Election News

West End voters supported Forks Community Hospital and Cape Flattery public school districts in the recent special election.

In Clallam County, voter turnout as of 8 p.m. Tuesday was 24.55 percent, with 1,736 ballots counted out of 7,070 provided to registered voters.

• Forks Community Hospital — The levy lid lift for Forks Community Hospital (Clallam County Public Hospital District No. 1) won 591 votes, or 55.86 percent, in favor and 467 votes, or 44.14 percent, opposed.

The levy represents a significant part of the hospital’s annual operating budget of more than $40 million, CFO Paul Babcock has said. It helps support the OB-GYN program and assists in paying for charity care. Last year the hospital provided almost $900,000 in assistance for patients who were unable to pay for all or some of their care.

The levy lid lift would restore the property tax rate to 75 cents per $1,000 assessed value, the maximum allowed under state law. The levy rate has declined from 75 cents in 2006 — the last time the hospital asked voters for a levy increase — to the current rate of 42.8 cents.

The hospital will collect an additional $320,000 a year — almost double the $350,000 it currently collects.

Cape Flattery schools — The Cape Flattery School District’s four-year, $1.8 million education programs and operations replacement levy won 139 votes, or 60.96 percent, in favor and 89 votes, or 39.04 percent, opposed.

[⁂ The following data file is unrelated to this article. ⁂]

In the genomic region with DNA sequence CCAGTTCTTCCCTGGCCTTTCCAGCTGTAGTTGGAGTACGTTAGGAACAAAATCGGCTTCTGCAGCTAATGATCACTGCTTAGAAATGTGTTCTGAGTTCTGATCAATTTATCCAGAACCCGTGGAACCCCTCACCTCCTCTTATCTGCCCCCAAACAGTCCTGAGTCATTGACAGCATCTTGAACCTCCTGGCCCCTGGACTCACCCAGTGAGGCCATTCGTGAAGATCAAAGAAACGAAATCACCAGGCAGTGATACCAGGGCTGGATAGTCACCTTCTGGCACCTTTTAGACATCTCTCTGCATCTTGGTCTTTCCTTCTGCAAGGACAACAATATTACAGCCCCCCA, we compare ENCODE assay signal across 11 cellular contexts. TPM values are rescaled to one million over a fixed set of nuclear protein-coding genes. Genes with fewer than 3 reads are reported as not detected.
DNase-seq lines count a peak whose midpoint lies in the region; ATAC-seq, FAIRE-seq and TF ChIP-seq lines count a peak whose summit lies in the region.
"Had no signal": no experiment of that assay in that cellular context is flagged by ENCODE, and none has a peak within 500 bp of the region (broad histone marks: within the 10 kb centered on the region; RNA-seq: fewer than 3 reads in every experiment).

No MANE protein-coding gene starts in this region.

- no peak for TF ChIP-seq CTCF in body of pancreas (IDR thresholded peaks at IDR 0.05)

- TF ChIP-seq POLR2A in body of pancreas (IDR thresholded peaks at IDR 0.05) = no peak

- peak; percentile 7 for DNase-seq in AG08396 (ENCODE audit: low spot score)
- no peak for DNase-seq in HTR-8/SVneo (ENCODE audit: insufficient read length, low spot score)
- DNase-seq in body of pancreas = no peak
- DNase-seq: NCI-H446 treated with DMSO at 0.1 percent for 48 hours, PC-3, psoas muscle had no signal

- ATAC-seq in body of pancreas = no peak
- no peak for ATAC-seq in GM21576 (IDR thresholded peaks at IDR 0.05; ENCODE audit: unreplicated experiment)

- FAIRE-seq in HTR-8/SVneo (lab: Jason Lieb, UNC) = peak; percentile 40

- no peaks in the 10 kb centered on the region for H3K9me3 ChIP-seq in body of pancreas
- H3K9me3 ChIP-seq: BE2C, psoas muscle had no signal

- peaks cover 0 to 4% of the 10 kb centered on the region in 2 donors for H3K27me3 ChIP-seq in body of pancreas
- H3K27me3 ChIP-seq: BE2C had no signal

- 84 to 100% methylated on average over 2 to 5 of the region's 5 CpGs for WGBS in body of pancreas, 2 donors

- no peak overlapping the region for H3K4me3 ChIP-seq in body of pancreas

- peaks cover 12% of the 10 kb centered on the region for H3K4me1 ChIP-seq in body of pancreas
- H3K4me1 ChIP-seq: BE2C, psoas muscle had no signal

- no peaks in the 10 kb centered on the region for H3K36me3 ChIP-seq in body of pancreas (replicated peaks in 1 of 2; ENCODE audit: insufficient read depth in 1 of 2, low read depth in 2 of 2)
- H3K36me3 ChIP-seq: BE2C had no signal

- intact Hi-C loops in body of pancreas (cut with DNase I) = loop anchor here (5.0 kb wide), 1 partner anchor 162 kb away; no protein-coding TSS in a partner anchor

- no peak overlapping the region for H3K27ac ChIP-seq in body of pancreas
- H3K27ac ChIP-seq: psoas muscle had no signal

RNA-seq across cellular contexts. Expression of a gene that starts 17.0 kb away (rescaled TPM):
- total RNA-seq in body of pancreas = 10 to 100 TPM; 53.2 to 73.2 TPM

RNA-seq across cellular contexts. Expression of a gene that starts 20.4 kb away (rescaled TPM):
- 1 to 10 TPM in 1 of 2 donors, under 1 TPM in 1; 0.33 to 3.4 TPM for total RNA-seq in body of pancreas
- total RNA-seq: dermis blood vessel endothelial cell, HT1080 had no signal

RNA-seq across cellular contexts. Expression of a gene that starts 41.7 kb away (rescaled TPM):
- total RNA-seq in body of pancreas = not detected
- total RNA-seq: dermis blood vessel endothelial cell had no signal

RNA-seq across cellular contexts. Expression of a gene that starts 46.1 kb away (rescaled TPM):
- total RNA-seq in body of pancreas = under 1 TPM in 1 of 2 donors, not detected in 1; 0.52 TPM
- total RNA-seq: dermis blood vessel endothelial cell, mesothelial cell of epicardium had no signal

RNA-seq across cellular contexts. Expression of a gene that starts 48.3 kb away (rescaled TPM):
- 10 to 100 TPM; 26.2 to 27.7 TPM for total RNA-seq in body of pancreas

The EP&O levy will cost taxpayers $1.84 per $1,000 in assessed property value over the next four years when the current levy expires in 2024. It will collect $439,860 in 2024 for 2025; $453,055 in 2025 for 2026; $466,647 in 2026 for 2027; and $480,646 in 2027 for 2028.

Monies from Cape Flattery’s EP&O levy bridge the gap between state funding and what it costs the district to operate. Among those costs are paraeducator, counselor and school nurse salaries, as well as supplies and materials, technology upgrades and extracurricular activities like athletics.

Levy funds are earmarked for Clallam Bay School and its 100 K-12 students because the revenue is collected in that community.

The Cape Flattery School Board approved an increase in the value of the levy, but it is lower than the maximum of $2.50 per $1,000 in assessed value districts that are allowed under state law.